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Coronavirus infection tracing apps have brought the formerly obscure and specialist topic of ‘centralised’ versus ‘decentralised’ data analysis into the spotlight, in a way that few could have foreseen. Coronavirus has also led to a rapid escalation of a wider debate across liberal democracies about the legitimacy of state access to citizens’ private data in pursuit of the public good. This context may have implications beyond the immediate focus on public health, to include the field of financial crime detection and prevention.
Over 30 years ago, the international system for tackling money laundering established a centralised data collection model for ‘suspicious’ activity. A fundamental feature of this model is for private sector regulated entities, including financial institutions, to be obliged to identify and report their suspicions to government Financial Intelligence Units (FIUs). However, new analytical technologies and, perhaps, new political realities about the boundaries of privacy, should cause us to think again about how we use financial data to identify financial crime.
This is where the field of privacy enhancing technologies (PETs) comes in, the subject of the latest Future of Financial Intelligence Sharing (FFIS) study by this author, considering the rise of 'privacy preserving' decentralised analytical capabilities to tackle financial crime. These cryptographical capabilities allow for the 'use' of data, without having 'access' to the data. With PETs, data owners can allow an analyst to process their data for certain functions, without the data owner needing to disclose the underlying data to the analyst.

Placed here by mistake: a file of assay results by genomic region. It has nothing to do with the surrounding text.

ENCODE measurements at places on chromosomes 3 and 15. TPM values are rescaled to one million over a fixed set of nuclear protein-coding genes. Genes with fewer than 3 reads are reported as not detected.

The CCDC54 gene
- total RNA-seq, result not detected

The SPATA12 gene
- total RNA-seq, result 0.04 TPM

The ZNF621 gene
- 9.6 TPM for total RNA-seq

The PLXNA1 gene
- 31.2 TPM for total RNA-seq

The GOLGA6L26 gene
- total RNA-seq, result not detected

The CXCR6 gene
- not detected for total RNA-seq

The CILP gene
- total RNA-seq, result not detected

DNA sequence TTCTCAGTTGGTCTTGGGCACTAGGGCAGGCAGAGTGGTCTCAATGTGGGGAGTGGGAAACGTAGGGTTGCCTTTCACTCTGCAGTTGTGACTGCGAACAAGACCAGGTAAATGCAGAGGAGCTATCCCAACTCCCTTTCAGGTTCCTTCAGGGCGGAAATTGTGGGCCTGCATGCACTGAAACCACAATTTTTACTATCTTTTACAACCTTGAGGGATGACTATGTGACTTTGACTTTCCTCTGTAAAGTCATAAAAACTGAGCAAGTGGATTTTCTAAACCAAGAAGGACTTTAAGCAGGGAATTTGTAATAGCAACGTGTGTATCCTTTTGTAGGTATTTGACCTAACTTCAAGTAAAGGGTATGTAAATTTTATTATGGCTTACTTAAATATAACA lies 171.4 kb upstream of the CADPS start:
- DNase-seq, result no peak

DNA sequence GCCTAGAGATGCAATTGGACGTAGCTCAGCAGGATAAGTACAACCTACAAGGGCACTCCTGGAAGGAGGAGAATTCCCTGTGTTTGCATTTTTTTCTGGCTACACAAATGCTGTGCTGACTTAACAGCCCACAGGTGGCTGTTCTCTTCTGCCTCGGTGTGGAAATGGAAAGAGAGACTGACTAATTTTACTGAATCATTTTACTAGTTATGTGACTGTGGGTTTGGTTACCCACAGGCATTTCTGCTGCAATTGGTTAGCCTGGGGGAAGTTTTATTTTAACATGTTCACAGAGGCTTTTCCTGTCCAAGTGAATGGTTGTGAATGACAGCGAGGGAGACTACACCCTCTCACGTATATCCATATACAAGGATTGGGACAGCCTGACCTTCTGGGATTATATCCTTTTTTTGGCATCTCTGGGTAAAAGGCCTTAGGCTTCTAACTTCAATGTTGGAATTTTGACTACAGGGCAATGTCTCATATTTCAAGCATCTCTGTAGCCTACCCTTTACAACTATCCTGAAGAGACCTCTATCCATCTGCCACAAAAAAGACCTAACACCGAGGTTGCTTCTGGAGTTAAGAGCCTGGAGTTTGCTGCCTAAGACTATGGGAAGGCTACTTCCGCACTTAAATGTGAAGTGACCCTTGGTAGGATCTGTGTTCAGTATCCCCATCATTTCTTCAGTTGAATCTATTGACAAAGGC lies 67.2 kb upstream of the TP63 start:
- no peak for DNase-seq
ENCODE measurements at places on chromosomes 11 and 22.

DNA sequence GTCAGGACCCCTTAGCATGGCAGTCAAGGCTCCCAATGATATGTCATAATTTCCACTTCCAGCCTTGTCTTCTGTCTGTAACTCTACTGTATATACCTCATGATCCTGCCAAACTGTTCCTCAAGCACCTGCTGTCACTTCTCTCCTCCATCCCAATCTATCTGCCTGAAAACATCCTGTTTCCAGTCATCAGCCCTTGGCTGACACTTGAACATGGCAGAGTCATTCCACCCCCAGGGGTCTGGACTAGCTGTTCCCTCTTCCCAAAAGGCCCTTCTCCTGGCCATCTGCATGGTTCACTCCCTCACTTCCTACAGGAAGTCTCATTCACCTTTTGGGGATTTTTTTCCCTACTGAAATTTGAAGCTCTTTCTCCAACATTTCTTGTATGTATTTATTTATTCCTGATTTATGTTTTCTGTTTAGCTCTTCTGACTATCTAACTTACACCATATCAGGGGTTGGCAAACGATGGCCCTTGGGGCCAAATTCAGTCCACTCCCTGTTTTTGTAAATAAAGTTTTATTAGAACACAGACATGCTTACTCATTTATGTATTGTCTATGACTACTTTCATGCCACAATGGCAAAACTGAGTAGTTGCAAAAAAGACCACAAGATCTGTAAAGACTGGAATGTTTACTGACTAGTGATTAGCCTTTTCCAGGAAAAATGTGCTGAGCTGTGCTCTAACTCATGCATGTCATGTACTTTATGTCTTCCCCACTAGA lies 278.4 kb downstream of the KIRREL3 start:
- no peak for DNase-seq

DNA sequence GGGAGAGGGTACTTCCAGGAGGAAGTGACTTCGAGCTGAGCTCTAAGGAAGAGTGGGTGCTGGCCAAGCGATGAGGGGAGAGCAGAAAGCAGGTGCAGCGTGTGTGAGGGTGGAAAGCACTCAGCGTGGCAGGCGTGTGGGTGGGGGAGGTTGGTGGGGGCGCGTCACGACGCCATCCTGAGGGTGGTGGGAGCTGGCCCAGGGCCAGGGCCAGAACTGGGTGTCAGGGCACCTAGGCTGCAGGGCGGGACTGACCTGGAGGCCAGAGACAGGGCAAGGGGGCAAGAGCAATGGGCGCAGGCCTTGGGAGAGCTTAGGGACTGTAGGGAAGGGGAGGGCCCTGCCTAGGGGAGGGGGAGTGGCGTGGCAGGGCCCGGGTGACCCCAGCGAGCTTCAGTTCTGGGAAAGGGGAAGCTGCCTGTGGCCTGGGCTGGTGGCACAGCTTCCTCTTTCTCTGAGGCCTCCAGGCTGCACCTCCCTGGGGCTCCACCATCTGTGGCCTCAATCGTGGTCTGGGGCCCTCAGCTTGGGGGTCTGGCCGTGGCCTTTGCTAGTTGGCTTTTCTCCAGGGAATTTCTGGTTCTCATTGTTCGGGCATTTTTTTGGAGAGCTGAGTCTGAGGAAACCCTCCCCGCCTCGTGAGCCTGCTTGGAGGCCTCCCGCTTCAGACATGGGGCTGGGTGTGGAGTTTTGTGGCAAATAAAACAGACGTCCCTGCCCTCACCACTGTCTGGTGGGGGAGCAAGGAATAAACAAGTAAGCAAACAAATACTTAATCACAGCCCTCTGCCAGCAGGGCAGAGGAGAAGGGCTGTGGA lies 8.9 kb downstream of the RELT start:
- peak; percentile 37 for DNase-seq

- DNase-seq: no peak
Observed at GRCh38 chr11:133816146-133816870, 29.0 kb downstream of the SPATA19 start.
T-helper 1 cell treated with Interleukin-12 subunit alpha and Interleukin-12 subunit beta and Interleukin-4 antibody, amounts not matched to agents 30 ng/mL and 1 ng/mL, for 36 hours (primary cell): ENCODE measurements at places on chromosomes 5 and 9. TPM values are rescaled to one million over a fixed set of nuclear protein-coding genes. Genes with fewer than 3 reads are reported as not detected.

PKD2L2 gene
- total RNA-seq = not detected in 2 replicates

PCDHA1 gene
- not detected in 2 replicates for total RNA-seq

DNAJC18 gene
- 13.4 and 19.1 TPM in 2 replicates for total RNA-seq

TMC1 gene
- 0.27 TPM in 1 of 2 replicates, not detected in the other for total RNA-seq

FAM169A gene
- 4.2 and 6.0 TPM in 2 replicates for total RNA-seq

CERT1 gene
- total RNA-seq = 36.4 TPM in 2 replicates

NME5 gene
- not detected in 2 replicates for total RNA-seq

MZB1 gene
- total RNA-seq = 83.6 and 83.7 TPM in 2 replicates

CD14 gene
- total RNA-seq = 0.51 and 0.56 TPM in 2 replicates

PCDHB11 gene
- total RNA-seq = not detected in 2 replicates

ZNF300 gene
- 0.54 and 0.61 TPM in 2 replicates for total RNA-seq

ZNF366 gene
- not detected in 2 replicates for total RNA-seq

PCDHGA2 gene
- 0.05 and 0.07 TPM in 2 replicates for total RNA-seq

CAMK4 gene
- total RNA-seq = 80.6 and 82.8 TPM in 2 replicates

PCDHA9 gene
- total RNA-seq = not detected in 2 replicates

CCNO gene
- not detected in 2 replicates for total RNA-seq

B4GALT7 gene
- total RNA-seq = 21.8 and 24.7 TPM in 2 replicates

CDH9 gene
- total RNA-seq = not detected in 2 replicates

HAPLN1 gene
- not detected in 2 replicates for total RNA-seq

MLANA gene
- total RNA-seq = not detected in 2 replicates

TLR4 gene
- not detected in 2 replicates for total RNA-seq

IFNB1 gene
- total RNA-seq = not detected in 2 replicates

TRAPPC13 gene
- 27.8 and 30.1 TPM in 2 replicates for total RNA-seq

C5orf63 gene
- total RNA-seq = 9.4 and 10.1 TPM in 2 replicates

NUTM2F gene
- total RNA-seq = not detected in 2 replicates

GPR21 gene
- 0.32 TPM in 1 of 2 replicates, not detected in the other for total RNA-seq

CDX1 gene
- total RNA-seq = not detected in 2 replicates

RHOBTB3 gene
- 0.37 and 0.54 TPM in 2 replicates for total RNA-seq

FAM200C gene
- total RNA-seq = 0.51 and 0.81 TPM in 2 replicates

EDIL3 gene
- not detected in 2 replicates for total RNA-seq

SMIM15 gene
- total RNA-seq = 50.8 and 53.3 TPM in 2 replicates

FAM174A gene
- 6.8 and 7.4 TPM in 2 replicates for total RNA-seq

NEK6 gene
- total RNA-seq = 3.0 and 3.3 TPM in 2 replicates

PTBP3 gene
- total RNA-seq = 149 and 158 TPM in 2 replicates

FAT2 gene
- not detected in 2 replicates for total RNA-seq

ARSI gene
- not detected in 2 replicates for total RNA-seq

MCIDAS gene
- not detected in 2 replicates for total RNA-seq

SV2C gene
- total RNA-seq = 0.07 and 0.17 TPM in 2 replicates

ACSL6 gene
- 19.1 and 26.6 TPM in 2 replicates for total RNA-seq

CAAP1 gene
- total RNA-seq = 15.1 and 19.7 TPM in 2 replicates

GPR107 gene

In the past, it was necessary to decrypt all data and centralise it to conduct analysis. In essence, PETs remove the need to do this. PETs allow for queries to be run on sensitive data, across multiple organisations and even across borders, revealing, for example, macro analysis, population statistics and trend identification, without any underlying sensitive data ever being disclosed or shared through the analytical process.
A year ago, the UK Financial Conduct Authority hosted a week-long Global Anti-Money Laundering and Financial Crime TechSprint which focused on how PETs can facilitate the sharing of information about money laundering and financial crime concerns. This event allowed over 60 organisations to come together and explore ways in which PETs could be applied, using an enormous synthetic construction of two years of financial data.
This work and additional pilots highlighted in the FFIS case study mapping exercise indicate the broad range of potential applications for PETs in the world of financial crime prevention and anti-money laundering.
This field of technology can be, perhaps, difficult to grasp and can seem counterintuitive. PETs can allow data to be made more useable and less accessible at the same time; information sharing can be increased and at the same time privacy guarantees can be strengthened.
Some may view PETs as a 'solution, looking for a problem'. The technology seems complicated; and data quality and data interoperability remain as key challenges for inter-institutional sharing. Furthermore, data processors (rather than data owners, perhaps) may ask themselves, ‘How can I have comfort in my analytical decisions if I do not have the opportunity to see the raw data myself? Why can I not just receive all the information unencrypted, “in the clear”?’
These concerns may be legitimate and each use-case will need individual consideration.